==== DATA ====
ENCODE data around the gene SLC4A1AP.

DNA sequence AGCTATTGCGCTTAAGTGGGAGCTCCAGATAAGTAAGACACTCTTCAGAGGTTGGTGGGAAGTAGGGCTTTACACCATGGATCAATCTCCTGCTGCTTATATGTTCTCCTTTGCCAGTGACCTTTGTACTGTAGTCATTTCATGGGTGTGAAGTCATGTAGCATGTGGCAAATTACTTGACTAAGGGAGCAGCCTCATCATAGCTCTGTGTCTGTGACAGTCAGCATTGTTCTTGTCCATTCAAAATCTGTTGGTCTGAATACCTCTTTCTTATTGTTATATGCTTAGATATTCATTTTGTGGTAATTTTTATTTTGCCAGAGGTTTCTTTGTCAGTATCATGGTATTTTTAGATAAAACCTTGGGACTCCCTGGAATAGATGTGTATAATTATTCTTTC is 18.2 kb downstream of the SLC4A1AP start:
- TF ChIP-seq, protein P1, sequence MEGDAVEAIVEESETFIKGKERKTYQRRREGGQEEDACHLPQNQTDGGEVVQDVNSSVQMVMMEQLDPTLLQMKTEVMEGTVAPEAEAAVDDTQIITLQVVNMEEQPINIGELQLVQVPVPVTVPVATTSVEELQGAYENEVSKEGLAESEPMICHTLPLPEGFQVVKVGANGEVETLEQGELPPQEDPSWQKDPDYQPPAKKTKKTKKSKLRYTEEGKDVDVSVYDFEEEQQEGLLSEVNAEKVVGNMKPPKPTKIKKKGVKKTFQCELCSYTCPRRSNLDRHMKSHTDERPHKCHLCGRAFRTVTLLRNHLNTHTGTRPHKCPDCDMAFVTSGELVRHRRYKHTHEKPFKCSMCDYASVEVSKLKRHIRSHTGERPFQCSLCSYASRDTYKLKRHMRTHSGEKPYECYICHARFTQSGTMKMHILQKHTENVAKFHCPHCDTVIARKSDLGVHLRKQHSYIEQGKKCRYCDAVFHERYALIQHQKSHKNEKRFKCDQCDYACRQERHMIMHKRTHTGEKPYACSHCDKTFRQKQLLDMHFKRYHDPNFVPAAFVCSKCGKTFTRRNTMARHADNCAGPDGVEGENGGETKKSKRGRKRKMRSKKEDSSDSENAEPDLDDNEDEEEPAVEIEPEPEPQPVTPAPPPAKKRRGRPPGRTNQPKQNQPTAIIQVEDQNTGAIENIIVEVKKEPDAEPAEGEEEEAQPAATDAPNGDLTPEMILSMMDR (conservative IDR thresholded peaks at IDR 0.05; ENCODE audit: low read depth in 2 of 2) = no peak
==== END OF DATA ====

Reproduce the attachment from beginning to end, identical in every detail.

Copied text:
ENCODE data around the gene SLC4A1AP.

DNA sequence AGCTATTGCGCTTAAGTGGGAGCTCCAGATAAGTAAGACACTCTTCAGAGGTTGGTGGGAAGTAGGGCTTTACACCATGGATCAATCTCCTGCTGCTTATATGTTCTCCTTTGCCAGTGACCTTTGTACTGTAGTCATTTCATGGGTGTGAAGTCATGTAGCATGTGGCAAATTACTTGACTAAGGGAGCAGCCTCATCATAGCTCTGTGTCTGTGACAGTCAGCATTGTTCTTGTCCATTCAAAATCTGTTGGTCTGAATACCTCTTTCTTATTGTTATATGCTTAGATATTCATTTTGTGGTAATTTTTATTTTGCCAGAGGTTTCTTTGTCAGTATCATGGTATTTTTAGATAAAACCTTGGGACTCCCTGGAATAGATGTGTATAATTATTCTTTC is 18.2 kb downstream of the SLC4A1AP start:
- TF ChIP-seq, protein P1, sequence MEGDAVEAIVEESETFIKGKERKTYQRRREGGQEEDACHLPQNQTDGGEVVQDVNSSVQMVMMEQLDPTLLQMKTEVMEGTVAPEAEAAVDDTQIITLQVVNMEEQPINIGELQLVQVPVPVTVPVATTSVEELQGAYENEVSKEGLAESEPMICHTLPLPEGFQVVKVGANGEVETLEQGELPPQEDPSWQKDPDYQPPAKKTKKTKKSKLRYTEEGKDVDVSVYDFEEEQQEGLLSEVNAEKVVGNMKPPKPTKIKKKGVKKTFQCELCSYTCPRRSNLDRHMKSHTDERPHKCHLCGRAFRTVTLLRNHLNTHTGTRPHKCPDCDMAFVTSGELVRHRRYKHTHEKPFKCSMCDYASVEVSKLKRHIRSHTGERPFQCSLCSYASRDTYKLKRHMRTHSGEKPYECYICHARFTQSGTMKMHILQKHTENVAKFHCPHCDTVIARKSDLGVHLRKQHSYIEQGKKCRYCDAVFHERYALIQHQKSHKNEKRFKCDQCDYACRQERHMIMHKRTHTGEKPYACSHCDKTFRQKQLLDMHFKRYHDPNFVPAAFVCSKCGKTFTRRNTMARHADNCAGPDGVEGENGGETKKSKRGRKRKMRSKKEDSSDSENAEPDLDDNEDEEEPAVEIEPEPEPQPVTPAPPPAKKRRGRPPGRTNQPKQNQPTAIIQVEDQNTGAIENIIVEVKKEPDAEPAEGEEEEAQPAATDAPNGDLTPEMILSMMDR (conservative IDR thresholded peaks at IDR 0.05; ENCODE audit: low read depth in 2 of 2) = no peak